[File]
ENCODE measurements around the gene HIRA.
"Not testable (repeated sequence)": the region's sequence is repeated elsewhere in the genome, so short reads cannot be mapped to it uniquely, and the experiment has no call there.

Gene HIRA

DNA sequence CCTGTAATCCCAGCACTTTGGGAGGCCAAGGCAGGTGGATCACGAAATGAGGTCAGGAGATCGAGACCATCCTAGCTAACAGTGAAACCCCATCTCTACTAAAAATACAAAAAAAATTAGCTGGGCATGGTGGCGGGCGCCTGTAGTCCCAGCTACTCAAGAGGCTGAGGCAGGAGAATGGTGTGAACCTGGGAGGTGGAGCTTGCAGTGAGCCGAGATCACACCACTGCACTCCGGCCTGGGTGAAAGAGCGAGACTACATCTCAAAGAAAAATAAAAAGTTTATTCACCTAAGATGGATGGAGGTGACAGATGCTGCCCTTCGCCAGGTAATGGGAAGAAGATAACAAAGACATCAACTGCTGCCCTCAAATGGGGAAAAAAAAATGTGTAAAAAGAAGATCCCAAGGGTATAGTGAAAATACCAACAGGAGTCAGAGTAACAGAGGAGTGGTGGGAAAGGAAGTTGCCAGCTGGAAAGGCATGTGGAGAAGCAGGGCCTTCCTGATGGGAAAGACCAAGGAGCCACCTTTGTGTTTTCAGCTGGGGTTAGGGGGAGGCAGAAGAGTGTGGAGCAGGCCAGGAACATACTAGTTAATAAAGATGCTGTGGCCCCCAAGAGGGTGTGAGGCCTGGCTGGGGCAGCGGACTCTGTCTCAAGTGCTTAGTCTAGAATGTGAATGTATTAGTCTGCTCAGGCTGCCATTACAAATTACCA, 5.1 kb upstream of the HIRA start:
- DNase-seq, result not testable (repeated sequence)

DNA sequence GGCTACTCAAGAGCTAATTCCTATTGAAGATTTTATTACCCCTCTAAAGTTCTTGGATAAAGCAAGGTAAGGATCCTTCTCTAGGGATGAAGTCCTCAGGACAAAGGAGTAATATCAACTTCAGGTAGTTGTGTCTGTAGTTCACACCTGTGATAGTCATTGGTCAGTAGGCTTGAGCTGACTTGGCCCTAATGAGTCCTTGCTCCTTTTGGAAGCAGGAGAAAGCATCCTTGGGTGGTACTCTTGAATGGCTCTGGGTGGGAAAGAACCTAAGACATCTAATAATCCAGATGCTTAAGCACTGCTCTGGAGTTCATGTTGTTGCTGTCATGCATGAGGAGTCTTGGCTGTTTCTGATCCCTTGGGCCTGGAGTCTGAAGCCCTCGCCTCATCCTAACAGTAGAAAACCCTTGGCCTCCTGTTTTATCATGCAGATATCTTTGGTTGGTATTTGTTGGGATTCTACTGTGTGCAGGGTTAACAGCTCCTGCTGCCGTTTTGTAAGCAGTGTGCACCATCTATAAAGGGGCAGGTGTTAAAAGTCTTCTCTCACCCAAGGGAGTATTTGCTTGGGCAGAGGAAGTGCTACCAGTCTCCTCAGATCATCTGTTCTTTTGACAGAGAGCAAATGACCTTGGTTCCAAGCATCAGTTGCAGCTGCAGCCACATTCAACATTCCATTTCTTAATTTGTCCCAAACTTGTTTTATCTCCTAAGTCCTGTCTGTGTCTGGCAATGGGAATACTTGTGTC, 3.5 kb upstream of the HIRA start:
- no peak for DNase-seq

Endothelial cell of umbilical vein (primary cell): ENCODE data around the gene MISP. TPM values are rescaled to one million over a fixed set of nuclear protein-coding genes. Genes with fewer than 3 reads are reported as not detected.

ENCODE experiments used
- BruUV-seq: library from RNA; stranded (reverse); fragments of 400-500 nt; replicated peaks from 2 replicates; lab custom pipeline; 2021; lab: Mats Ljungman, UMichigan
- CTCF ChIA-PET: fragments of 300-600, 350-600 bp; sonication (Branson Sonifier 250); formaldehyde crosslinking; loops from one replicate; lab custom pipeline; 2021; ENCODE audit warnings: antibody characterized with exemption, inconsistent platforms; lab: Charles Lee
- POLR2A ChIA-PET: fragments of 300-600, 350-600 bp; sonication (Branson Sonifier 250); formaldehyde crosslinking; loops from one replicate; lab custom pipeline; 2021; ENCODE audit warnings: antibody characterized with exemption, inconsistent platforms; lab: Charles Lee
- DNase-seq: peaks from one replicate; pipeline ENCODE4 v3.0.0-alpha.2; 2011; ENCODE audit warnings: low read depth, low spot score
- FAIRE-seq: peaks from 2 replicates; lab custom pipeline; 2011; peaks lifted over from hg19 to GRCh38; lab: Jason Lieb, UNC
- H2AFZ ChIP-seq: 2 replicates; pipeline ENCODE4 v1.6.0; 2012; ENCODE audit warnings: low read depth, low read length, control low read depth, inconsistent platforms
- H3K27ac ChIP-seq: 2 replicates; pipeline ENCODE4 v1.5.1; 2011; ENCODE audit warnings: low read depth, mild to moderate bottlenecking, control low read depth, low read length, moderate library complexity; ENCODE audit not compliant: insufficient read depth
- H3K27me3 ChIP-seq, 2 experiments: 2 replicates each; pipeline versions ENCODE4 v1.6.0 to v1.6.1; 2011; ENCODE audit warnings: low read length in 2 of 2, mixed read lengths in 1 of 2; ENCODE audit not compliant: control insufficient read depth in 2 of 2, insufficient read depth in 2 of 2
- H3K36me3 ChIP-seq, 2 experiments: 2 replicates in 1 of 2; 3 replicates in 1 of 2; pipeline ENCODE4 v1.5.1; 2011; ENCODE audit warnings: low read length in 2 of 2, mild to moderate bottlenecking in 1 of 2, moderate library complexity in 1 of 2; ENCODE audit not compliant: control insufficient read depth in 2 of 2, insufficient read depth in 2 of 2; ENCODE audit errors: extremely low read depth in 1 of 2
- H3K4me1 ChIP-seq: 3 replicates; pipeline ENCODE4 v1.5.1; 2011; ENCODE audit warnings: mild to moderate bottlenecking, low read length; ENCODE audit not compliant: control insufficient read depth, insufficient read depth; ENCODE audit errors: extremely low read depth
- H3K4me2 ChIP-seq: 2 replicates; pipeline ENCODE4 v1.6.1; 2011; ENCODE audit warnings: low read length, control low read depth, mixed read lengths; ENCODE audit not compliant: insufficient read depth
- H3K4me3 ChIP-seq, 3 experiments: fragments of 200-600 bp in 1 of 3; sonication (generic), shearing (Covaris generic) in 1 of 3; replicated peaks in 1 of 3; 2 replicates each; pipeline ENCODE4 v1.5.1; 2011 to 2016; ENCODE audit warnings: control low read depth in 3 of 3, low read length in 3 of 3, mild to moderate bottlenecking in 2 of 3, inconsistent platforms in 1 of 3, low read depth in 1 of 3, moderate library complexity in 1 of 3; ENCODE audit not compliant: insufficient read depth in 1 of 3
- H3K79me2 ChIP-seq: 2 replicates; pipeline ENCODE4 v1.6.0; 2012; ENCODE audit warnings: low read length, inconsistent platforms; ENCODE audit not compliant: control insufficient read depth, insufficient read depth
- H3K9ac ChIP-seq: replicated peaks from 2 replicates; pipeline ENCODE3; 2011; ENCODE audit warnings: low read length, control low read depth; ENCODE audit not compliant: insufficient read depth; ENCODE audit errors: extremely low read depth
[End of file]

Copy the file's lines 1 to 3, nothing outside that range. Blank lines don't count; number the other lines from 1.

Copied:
ENCODE measurements around the gene HIRA.
"Not testable (repeated sequence)": the region's sequence is repeated elsewhere in the genome, so short reads cannot be mapped to it uniquely, and the experiment has no call there.

Gene HIRA